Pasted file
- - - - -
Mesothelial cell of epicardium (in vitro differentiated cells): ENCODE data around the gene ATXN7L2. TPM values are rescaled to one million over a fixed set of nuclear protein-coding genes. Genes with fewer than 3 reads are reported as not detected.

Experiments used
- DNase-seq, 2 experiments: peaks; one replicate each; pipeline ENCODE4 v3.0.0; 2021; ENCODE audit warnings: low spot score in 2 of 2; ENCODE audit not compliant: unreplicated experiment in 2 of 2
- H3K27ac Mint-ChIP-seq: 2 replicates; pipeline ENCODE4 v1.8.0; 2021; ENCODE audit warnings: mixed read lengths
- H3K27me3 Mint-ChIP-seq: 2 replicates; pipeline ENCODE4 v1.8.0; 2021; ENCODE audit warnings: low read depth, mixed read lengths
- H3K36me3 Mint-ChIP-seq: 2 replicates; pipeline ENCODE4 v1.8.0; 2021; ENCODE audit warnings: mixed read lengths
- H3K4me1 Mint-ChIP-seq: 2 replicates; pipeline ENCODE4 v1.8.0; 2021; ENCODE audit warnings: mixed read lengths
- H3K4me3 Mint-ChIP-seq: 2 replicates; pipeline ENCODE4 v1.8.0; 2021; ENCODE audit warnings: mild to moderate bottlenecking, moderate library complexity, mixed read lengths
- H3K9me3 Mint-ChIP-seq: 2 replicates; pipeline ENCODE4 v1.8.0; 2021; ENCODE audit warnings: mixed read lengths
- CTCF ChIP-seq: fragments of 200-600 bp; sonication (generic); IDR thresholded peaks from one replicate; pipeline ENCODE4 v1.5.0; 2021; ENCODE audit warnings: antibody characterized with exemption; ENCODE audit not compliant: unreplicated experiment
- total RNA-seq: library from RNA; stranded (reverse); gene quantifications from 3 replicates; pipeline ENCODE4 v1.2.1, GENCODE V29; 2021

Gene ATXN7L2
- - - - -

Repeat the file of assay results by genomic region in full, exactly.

Mesothelial cell of epicardium (in vitro differentiated cells): ENCODE data around the gene ATXN7L2. TPM values are rescaled to one million over a fixed set of nuclear protein-coding genes. Genes with fewer than 3 reads are reported as not detected.

Experiments used
- DNase-seq, 2 experiments: peaks; one replicate each; pipeline ENCODE4 v3.0.0; 2021; ENCODE audit warnings: low spot score in 2 of 2; ENCODE audit not compliant: unreplicated experiment in 2 of 2
- H3K27ac Mint-ChIP-seq: 2 replicates; pipeline ENCODE4 v1.8.0; 2021; ENCODE audit warnings: mixed read lengths
- H3K27me3 Mint-ChIP-seq: 2 replicates; pipeline ENCODE4 v1.8.0; 2021; ENCODE audit warnings: low read depth, mixed read lengths
- H3K36me3 Mint-ChIP-seq: 2 replicates; pipeline ENCODE4 v1.8.0; 2021; ENCODE audit warnings: mixed read lengths
- H3K4me1 Mint-ChIP-seq: 2 replicates; pipeline ENCODE4 v1.8.0; 2021; ENCODE audit warnings: mixed read lengths
- H3K4me3 Mint-ChIP-seq: 2 replicates; pipeline ENCODE4 v1.8.0; 2021; ENCODE audit warnings: mild to moderate bottlenecking, moderate library complexity, mixed read lengths
- H3K9me3 Mint-ChIP-seq: 2 replicates; pipeline ENCODE4 v1.8.0; 2021; ENCODE audit warnings: mixed read lengths
- CTCF ChIP-seq: fragments of 200-600 bp; sonication (generic); IDR thresholded peaks from one replicate; pipeline ENCODE4 v1.5.0; 2021; ENCODE audit warnings: antibody characterized with exemption; ENCODE audit not compliant: unreplicated experiment
- total RNA-seq: library from RNA; stranded (reverse); gene quantifications from 3 replicates; pipeline ENCODE4 v1.2.1, GENCODE V29; 2021

Gene ATXN7L2